Also, apparently some who followed Paul were making a big deal out of the fact that the apostle had personally baptized them. This was becoming a dividing issue of its own. And it made Paul express his gratitude that he hadn't baptized many in Corinth lest people think that he was baptizing in his own name.

He went on to say that Christ didn't send him to baptize but to preach the gospel. It is obvious from this passage that, no matter what you may think of water baptism, it is not essential to salvation. If it were truly essential, then Paul could never thank God that he baptized so few in Corinth, and he, as an evangelist, could never say Christ did not send him to baptize.

God did not send Paul to start a private cult of people who had been personally baptized by him. He was also not there to preach the gospel with some kind of clever speech that would wow people to Christ. It's not the clever speech that saves but the cross of Christ itself. Faith in His death, burial and resurrection for your salvation is the true power and not any words that can be used to win others. Putting your trust in anyone or anything other than the cross of Christ would make belief in the cross void of its power. It is faith in the cross of Christ and what our Lord accomplished on that cross, and nothing else besides the cross, that brings salvation.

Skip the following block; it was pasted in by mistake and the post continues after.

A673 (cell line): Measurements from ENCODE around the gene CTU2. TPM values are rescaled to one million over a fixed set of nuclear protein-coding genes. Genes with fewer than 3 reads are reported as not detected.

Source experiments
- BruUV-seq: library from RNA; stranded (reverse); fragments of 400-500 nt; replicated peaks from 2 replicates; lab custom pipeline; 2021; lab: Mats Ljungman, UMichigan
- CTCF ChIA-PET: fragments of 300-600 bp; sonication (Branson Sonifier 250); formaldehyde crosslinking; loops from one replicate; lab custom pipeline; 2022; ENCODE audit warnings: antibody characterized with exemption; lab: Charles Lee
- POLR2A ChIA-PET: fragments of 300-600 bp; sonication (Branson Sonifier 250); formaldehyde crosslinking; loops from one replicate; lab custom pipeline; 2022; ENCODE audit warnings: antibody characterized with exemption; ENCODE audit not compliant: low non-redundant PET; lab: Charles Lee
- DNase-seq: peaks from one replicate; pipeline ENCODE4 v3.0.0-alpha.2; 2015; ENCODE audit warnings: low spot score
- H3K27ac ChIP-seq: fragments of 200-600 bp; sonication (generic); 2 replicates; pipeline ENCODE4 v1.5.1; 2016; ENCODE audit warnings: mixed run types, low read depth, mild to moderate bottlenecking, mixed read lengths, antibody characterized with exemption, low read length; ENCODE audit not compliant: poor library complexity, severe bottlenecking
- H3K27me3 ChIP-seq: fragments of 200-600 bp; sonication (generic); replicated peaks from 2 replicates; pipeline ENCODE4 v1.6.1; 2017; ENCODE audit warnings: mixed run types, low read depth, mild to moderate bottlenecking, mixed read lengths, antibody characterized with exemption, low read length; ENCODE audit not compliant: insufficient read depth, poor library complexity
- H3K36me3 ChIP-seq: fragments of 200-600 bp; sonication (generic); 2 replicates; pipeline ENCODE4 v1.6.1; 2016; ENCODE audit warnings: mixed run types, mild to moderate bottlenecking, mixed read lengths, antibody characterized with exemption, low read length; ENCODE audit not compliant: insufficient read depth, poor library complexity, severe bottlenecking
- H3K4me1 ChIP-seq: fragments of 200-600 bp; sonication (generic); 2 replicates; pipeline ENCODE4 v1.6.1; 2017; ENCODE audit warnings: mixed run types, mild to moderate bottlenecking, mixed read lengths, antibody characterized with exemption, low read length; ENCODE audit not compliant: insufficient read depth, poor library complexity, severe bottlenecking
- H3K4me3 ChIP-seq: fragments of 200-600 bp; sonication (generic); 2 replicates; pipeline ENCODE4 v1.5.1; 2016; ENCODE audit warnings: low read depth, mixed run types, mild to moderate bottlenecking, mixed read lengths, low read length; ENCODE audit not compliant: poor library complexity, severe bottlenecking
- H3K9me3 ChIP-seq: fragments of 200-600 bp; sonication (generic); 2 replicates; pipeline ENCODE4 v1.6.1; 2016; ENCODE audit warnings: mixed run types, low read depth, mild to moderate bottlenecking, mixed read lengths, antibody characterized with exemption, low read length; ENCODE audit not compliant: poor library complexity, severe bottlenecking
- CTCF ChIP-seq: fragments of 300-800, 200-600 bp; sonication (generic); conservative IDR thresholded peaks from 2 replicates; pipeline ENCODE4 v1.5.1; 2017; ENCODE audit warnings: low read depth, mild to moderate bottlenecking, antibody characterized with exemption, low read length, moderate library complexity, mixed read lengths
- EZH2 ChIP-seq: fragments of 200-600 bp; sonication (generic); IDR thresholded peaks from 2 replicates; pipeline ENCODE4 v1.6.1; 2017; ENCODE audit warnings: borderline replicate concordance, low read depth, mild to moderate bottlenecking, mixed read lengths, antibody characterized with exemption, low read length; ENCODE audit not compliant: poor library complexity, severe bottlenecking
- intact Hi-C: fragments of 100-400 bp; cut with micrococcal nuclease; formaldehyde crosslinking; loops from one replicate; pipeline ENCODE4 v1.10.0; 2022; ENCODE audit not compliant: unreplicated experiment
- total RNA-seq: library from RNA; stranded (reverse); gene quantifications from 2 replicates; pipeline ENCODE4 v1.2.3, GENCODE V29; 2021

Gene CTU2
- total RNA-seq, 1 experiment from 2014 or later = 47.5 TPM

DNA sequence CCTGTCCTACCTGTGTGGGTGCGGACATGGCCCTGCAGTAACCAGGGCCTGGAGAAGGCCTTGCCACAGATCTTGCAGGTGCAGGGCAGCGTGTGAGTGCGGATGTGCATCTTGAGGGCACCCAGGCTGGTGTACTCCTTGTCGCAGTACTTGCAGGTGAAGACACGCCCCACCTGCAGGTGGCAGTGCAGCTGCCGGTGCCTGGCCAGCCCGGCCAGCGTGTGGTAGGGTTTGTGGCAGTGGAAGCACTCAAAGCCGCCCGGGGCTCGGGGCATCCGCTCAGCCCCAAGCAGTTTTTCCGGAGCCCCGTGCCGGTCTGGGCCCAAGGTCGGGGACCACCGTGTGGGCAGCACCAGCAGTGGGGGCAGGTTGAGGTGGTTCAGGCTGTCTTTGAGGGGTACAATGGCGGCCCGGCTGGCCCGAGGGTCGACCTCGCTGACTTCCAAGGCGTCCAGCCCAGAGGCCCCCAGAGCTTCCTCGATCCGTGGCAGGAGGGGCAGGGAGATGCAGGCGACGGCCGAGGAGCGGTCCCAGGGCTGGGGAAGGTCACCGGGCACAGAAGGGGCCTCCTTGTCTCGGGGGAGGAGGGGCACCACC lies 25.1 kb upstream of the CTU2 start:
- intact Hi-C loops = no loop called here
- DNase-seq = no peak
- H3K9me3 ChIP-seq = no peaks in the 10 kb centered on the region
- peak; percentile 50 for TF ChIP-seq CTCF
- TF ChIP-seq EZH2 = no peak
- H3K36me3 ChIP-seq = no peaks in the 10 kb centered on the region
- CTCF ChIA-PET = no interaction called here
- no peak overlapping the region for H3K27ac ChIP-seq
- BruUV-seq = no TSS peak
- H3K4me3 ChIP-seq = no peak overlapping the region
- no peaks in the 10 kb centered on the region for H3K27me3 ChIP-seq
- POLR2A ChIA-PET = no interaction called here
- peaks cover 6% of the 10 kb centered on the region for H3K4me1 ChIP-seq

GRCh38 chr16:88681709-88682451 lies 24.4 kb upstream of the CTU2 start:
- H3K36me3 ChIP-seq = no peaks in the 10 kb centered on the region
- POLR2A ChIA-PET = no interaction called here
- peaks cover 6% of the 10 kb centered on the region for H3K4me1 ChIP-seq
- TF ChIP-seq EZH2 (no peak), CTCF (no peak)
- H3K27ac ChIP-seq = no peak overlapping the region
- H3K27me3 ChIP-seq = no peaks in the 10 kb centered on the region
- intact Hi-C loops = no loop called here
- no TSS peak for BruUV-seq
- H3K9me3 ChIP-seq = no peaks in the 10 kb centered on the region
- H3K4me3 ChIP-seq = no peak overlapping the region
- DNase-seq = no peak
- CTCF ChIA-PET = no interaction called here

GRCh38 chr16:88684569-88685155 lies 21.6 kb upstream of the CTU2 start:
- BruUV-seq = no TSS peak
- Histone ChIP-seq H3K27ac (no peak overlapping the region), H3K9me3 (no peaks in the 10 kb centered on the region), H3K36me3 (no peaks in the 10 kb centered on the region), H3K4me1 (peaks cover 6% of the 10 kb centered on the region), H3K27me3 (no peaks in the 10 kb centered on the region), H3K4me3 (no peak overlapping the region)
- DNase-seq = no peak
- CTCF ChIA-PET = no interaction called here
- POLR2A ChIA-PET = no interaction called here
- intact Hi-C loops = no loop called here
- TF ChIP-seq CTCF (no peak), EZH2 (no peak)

Conclusion

As we conclude our examination of the introduction to I Corinthians, I am reminded of an illustration that I read once on the website ministry127.com. It went like this:

"Herman Edwards is the colorful and witty coach who was with the Kansas City Chiefs. When it came to his thoughts on teamwork he said, “The players that play on this football team will play for the name on the side of the helmet and not for the name on the back of the jersey.”

The unity of the Body of Christ means that we are all on the same team. And we all play for the name that is above every other name, the name of Jesus Christ.

This world around us is marked by division, fighting and arguing. That should never be true of those who follow the Lord. We are to be different. We are a chosen people who are placed in this world to show forth the glory of God.

It is my prayer that the world will see us and be led, by our actions, to the One who loved us and gave His life for us. Let us all live a life of love and and one that is truly marked- by unity.

© 2022 Jeff Shirley